Lifetime Fitness employee with bacterial meningitis worked kids day camp

An employee of Lifetime Fitness who contracted bacterial meningitis worked with children.

The employee, who is a Macomb County resident, worked at a day camp with 219 children from July 1 to July 11 at the Rochester Hills Lifetime Fitness. 

Oakland County Health Division officials held a press conference Wednesday night where they announced their findings (watch in player above). Bacterial meningitis can be spread with nasal or oral secretions. 

Parents of children should have an assessment at a ready care clinic or family doctor, Oakland County health officials said. That adult employee is hospitalized but they will not be named due to privacy and health laws.

Fever, severe headache, nausea or vomiting, confusion, weakness and a stiff neck or back are the symptoms. Persons who may have been exposed could develop symptoms of meningococcal disease at any time until July 21.

"The disease is not spread through casual contact or by simply being in the same room as an infected person, said Kathy Forzley, manager, health officer of the Health Division. "A person must have direct contact with an infected person's saliva or nasal secretions. If exposed the incubation period is one to 10 days."

Health officials said that the illness can be prevented with antibiotics after exposure.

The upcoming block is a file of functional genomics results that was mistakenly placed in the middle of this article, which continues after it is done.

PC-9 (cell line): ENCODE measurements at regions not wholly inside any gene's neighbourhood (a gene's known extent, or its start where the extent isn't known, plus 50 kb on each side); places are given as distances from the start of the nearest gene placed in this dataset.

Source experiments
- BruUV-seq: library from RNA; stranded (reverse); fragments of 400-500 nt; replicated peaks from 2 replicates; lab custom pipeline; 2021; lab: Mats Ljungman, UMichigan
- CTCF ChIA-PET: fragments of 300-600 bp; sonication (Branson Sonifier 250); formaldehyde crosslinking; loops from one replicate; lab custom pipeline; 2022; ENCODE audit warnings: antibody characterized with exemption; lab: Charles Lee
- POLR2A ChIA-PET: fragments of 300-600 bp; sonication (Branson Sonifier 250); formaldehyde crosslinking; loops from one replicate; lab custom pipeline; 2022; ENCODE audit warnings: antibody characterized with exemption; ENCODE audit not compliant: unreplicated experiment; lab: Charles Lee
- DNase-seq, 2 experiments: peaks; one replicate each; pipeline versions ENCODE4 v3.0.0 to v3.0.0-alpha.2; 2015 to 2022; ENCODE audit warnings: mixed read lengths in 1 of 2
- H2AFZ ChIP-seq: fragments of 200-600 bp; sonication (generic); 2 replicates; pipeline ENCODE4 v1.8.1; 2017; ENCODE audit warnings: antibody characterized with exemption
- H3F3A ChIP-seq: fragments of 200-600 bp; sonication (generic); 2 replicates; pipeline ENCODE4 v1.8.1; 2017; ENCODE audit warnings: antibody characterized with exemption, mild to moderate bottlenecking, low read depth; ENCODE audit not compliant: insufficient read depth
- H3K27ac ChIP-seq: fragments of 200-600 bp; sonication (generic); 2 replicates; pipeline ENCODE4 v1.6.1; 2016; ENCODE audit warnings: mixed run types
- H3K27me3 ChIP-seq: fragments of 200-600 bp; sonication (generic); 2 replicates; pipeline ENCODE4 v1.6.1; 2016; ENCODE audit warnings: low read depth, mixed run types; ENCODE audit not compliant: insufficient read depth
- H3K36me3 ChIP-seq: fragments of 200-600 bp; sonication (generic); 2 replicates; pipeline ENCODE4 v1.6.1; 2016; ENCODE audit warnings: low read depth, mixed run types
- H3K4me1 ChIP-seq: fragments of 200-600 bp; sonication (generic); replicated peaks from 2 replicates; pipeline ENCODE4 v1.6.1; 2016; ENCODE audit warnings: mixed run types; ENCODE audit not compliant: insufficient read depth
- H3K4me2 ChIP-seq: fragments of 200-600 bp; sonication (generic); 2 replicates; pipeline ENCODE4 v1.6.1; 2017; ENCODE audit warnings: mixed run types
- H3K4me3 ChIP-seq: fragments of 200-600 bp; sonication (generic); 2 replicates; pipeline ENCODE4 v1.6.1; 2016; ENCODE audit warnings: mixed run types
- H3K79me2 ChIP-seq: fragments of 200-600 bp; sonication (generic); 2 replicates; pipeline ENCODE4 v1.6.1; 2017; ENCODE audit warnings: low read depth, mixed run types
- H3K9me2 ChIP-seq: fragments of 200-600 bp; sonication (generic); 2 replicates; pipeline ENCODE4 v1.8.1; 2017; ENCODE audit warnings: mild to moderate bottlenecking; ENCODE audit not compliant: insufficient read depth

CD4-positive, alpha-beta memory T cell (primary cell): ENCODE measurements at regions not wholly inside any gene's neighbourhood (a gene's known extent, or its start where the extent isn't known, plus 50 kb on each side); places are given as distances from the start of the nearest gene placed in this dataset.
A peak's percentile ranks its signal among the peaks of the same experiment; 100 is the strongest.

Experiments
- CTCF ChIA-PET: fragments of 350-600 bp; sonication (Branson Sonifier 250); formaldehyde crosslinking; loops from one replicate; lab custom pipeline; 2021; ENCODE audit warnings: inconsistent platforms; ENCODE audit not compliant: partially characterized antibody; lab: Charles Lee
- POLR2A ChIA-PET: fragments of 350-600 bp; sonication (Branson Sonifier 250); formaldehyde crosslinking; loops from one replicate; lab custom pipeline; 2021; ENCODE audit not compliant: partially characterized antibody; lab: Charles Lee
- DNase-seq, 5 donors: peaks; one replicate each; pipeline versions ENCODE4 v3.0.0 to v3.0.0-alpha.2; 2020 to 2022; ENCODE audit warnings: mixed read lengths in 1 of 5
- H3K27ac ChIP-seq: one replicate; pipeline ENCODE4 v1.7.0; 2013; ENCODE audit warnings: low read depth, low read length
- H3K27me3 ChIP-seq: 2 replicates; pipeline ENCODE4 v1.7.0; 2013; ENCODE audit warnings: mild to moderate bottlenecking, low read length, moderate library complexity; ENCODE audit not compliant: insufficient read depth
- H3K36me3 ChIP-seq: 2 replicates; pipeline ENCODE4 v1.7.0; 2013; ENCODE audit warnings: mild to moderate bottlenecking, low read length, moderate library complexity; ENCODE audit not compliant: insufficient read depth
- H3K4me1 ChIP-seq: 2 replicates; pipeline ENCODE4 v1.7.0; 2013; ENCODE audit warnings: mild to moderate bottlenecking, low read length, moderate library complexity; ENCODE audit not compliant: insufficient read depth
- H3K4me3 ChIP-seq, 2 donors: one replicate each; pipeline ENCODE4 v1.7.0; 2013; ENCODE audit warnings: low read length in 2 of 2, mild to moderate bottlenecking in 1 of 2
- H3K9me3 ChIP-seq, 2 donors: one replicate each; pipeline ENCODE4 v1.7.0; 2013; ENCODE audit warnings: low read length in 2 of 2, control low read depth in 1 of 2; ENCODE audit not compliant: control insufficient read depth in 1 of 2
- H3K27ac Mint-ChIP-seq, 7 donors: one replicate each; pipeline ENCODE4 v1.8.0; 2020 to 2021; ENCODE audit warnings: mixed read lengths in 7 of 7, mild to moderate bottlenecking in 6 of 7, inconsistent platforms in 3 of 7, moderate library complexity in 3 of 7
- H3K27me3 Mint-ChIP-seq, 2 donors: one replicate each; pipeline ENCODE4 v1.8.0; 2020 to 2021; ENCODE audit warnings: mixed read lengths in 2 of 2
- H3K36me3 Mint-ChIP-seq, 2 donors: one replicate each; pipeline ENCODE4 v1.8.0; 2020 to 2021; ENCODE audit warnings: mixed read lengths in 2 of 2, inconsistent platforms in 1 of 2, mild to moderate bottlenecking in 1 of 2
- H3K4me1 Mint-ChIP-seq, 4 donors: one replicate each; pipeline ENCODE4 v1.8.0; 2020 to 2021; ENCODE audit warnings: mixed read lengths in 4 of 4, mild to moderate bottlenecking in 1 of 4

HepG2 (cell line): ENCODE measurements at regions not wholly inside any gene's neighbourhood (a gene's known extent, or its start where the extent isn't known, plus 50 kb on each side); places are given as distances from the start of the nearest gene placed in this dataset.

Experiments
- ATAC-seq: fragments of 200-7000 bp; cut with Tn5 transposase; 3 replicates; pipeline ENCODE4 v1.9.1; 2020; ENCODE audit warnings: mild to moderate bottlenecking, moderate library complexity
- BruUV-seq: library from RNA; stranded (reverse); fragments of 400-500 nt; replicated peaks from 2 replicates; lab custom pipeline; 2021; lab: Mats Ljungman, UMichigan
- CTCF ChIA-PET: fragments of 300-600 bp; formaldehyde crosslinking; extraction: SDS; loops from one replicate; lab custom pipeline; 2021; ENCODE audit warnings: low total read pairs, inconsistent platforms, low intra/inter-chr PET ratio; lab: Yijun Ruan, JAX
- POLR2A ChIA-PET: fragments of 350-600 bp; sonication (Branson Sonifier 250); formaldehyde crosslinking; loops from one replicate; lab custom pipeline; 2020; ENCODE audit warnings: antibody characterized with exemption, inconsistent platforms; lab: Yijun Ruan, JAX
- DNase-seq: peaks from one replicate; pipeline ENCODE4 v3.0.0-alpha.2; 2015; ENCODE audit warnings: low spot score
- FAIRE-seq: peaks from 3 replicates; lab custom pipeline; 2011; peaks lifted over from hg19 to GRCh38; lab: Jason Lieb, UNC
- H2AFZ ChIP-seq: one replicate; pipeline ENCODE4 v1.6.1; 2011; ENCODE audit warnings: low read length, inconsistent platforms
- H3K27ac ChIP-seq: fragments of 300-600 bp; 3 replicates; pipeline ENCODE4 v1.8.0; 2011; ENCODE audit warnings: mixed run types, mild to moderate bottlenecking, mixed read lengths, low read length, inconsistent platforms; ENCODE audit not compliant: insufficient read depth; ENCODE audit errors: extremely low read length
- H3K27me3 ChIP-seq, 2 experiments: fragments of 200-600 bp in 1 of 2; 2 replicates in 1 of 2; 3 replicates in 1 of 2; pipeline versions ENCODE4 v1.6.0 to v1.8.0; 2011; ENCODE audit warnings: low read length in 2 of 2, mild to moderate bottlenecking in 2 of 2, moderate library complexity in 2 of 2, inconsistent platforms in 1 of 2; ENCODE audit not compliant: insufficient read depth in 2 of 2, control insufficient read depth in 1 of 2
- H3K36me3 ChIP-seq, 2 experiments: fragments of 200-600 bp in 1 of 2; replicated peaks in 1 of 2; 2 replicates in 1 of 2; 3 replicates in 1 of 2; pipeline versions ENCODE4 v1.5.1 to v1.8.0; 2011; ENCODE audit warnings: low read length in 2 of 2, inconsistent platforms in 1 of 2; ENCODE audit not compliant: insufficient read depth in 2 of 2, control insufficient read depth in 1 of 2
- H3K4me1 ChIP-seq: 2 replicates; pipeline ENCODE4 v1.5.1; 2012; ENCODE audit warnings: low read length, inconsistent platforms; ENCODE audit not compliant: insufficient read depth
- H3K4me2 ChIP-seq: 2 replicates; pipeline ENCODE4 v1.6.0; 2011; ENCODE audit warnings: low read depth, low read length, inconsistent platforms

"People who have been contacted by Lifetime Fitness and told they have potentially been a contact to this case should receive antibiotics immediately," said Dr. Pamela Hackert, Oakland County Health Division.

For more information call the Oakland County  nurse on call from 8:30 a.m. to 5 p.m. at  1-800-848-5533 or  For more information on bacterial meningitis go to

Those in the Macomb County Health Division can call (586) 469-5235.

According to the Centers for Disease Control and Prevention, meningitis is an inflammation of the protective membranes covering the brain and spinal cord.

To reduce the risk of it being spread, campers and staff are advised not to share items that come into contact with another person's saliva, such as foods, drinks, lipstick or lip balm or cigarettes.